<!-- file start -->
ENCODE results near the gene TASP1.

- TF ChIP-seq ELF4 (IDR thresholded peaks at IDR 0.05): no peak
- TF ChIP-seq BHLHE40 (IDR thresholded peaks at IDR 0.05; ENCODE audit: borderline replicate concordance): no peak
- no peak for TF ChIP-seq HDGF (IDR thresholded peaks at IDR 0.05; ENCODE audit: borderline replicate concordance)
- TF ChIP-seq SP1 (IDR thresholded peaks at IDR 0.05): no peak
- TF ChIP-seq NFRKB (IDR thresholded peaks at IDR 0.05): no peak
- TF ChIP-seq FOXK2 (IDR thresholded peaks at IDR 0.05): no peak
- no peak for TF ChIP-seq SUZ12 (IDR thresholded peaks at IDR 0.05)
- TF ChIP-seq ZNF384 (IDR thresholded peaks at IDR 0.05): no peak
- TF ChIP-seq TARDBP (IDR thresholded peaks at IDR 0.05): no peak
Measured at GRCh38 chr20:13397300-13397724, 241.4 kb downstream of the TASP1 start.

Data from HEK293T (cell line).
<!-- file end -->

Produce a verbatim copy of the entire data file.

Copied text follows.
ENCODE results near the gene TASP1.

- TF ChIP-seq ELF4 (IDR thresholded peaks at IDR 0.05): no peak
- TF ChIP-seq BHLHE40 (IDR thresholded peaks at IDR 0.05; ENCODE audit: borderline replicate concordance): no peak
- no peak for TF ChIP-seq HDGF (IDR thresholded peaks at IDR 0.05; ENCODE audit: borderline replicate concordance)
- TF ChIP-seq SP1 (IDR thresholded peaks at IDR 0.05): no peak
- TF ChIP-seq NFRKB (IDR thresholded peaks at IDR 0.05): no peak
- TF ChIP-seq FOXK2 (IDR thresholded peaks at IDR 0.05): no peak
- no peak for TF ChIP-seq SUZ12 (IDR thresholded peaks at IDR 0.05)
- TF ChIP-seq ZNF384 (IDR thresholded peaks at IDR 0.05): no peak
- TF ChIP-seq TARDBP (IDR thresholded peaks at IDR 0.05): no peak
Measured at GRCh38 chr20:13397300-13397724, 241.4 kb downstream of the TASP1 start.

Data from HEK293T (cell line).